ATLANTA (AP) — A grand jury on Thursday recommended that prosecutors further investigate the case of an Atlanta-area police officer who fatally shot an unarmed naked man.
DeKalb County police Officer Robert Olsen shot Anthony Hill on March 9 while responding to a call of a man behaving erratically outside a suburban Atlanta apartment complex. Hill's girlfriend has said Hill was a U.S. Air Force veteran who had been diagnosed with bipolar disorder and stopped taking his medication.
The office of DeKalb County District Attorney Robert James presents all cases involving shootings by officers to a grand jury for civil review and the jury makes a recommendation as to whether they should be considered for criminal prosecution. Ultimately, the district attorney decides whether to seek indictment.
The grand jurors heard testimony in the case last week, but decided there were too many inconsistencies and contradictions.
Specifically, they recommended a follow-up interview with another officer who was first to arrive after the shooting, and they suggested a second, more thorough interview to clarify what Olsen told the Georgia Bureau of Investigation, which investigated the shooting.
James, the district attorney, said his office will continue to investigate the case and will decide whether to pursue criminal charges.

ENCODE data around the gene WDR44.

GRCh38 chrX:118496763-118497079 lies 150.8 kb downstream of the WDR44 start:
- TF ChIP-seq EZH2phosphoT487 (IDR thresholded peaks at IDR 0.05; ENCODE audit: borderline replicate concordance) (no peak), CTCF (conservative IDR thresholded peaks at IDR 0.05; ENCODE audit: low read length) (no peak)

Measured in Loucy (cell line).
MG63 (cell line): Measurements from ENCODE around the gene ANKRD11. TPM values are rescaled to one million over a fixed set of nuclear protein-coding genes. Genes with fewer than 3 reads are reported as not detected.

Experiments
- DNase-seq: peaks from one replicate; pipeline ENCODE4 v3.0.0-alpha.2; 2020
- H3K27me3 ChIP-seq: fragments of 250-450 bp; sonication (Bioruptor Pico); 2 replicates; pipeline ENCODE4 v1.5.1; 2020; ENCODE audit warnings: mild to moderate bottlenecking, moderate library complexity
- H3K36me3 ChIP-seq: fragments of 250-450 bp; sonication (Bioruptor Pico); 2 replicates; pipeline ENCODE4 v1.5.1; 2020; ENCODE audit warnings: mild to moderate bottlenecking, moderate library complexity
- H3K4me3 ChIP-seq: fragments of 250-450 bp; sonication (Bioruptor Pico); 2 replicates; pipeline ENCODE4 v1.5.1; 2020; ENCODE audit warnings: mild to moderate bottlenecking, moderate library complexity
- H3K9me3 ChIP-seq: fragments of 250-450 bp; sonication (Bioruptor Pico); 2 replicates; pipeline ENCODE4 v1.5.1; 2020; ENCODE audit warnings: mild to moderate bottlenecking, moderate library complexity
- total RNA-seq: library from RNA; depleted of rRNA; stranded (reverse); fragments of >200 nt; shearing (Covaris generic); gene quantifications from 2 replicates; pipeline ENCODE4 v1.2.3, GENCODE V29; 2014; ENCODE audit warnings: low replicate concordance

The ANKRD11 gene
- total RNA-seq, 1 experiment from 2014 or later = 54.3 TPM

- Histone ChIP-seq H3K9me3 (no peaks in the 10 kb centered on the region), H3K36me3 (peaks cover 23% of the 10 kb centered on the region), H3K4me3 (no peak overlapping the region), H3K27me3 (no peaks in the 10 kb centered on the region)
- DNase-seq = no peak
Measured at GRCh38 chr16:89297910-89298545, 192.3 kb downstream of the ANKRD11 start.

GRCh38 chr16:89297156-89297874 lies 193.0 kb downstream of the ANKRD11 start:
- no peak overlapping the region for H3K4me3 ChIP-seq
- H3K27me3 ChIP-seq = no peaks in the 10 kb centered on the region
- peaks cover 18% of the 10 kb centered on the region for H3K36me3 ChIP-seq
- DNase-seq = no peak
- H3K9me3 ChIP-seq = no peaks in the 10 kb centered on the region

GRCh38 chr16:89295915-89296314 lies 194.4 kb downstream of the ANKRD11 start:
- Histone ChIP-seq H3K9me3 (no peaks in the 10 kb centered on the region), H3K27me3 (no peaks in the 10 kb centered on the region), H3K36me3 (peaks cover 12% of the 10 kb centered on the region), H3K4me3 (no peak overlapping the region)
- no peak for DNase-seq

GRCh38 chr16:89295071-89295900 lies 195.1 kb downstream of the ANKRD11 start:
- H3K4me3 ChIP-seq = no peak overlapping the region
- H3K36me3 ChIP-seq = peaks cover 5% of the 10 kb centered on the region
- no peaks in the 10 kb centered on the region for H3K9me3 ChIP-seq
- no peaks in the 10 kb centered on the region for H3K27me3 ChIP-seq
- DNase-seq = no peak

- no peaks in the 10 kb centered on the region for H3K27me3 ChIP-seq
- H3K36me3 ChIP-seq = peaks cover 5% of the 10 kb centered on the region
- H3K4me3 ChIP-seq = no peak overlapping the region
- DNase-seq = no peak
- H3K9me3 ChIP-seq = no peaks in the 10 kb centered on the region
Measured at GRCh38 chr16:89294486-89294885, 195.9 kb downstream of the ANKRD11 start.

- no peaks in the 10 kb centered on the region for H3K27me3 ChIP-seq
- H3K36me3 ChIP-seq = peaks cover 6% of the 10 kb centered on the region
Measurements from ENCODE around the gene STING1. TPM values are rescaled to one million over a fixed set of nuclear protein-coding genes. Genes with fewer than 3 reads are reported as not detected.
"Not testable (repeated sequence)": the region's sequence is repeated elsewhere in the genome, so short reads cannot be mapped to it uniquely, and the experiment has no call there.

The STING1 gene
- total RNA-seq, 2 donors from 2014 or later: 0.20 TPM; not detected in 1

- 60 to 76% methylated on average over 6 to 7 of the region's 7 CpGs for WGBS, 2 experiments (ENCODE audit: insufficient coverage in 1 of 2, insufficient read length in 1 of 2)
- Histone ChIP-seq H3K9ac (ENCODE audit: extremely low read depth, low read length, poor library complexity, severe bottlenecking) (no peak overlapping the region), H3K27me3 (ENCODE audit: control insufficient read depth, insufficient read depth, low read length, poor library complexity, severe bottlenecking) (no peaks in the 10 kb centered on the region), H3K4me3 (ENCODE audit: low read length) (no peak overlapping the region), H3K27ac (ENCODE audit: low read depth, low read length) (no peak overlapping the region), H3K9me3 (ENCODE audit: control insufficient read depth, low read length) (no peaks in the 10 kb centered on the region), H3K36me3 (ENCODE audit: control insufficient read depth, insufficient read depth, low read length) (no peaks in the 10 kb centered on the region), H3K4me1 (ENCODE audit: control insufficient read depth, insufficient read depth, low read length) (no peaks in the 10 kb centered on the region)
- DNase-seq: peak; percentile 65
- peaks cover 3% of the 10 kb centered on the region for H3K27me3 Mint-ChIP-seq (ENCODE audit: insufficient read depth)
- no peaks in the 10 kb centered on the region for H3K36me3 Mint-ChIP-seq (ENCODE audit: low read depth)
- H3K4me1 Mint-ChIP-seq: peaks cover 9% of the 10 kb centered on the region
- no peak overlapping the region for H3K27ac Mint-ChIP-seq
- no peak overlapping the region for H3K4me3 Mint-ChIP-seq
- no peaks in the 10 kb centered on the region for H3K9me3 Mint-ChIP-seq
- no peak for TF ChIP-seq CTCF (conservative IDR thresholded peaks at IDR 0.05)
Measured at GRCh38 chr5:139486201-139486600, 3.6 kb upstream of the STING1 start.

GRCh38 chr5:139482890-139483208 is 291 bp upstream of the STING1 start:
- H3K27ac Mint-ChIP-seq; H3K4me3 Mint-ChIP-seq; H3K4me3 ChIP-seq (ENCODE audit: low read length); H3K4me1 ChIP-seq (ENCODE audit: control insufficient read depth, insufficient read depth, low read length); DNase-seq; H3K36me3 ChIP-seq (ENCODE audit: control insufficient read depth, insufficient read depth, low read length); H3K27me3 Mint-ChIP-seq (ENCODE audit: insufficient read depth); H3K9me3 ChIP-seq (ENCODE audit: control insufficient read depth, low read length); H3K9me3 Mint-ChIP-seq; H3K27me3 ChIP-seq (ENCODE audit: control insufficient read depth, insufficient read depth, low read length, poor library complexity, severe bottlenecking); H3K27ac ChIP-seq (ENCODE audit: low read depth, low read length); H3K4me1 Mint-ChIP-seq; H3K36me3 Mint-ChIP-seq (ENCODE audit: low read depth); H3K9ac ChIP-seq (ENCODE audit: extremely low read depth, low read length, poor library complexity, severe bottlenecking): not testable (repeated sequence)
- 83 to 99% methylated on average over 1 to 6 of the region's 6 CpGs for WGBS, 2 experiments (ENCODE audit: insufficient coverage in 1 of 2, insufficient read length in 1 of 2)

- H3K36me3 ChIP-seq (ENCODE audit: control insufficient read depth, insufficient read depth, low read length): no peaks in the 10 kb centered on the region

"I am familiar with the facts and circumstances pertaining to the Anthony Hill case and have serious concerns regarding this matter," James said in an emailed statement.
Chris Chestnut, an attorney for Hill's family, attended the grand jury's civil review hearing with Hill's mother, Carolyn Giummo. He praised James for holding the civil review process, which he said makes the process more transparent than when a district attorney simply presents a case to a grand jury behind closed doors.
Chestnut says the grand jury's recommendations indicate to him that the grand jurors didn't believe the officer and wanted a fact check.
"I think the DA has more than enough compelling, uncontroverted evidence to charge this officer with some degree of murder," Chestnut said. "It is abundantly clear that he used excessive force, that this was an unjustified killing of a veteran."
A phone number for Olsen could not immediately be found and it wasn't immediately clear who his lawyer is.
The grand jury also conducted a civil review of four other officer-involved shootings during its term and recommended that the district attorney not pursue indictment against the officers in any of those cases.
One of those cases was that of Officer Joseph Pitts, who fatally shot Kevin Davis on Dec. 29. DeKalb police have said Pitts was responding to a 911 call of a person stabbed. Pitts shot and killed a pit bull that ran at him and then shot Davis because Davis refused to put down a gun, police have said.
Davis' family has disputed that account.
"In the matter of Kevin Davis, we will take the recommendation under consideration, review the facts and make a final determination how we will proceed," James said.